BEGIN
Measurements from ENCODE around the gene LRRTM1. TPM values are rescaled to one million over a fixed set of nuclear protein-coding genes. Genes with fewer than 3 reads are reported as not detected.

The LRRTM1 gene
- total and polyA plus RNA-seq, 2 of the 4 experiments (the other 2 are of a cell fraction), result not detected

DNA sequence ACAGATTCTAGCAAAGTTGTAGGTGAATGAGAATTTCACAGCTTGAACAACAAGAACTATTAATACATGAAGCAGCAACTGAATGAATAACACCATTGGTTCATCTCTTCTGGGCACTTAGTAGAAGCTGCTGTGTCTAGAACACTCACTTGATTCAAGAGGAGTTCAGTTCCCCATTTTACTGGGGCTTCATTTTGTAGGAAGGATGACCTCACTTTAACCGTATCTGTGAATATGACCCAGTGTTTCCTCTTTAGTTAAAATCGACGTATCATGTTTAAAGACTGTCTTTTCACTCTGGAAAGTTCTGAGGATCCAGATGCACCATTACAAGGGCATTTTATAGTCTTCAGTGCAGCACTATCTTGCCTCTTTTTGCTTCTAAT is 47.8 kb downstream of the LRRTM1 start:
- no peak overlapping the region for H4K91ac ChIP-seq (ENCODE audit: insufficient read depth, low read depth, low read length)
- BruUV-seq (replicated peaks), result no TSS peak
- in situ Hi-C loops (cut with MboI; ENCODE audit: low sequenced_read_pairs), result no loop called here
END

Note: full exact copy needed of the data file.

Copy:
Measurements from ENCODE around the gene LRRTM1. TPM values are rescaled to one million over a fixed set of nuclear protein-coding genes. Genes with fewer than 3 reads are reported as not detected.

The LRRTM1 gene
- total and polyA plus RNA-seq, 2 of the 4 experiments (the other 2 are of a cell fraction), result not detected

DNA sequence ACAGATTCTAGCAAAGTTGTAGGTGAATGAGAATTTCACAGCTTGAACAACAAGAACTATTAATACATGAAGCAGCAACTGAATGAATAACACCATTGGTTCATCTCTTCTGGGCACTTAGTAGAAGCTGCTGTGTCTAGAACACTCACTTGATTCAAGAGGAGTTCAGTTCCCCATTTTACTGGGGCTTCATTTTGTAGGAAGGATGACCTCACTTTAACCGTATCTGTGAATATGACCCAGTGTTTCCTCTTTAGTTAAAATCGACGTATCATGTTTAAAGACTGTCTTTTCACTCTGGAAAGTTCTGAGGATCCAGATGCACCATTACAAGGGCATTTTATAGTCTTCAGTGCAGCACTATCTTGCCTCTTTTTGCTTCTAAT is 47.8 kb downstream of the LRRTM1 start:
- no peak overlapping the region for H4K91ac ChIP-seq (ENCODE audit: insufficient read depth, low read depth, low read length)
- BruUV-seq (replicated peaks), result no TSS peak
- in situ Hi-C loops (cut with MboI; ENCODE audit: low sequenced_read_pairs), result no loop called here